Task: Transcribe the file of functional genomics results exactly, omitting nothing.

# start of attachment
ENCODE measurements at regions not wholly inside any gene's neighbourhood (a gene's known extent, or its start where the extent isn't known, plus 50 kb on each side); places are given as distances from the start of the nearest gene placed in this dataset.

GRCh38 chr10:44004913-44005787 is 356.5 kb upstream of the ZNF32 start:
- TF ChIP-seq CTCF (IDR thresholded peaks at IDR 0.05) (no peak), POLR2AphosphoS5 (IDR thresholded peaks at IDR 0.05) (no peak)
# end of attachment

ENCODE measurements at regions not wholly inside any gene's neighbourhood (a gene's known extent, or its start where the extent isn't known, plus 50 kb on each side); places are given as distances from the start of the nearest gene placed in this dataset.

GRCh38 chr10:44004913-44005787 is 356.5 kb upstream of the ZNF32 start:
- TF ChIP-seq CTCF (IDR thresholded peaks at IDR 0.05) (no peak), POLR2AphosphoS5 (IDR thresholded peaks at IDR 0.05) (no peak)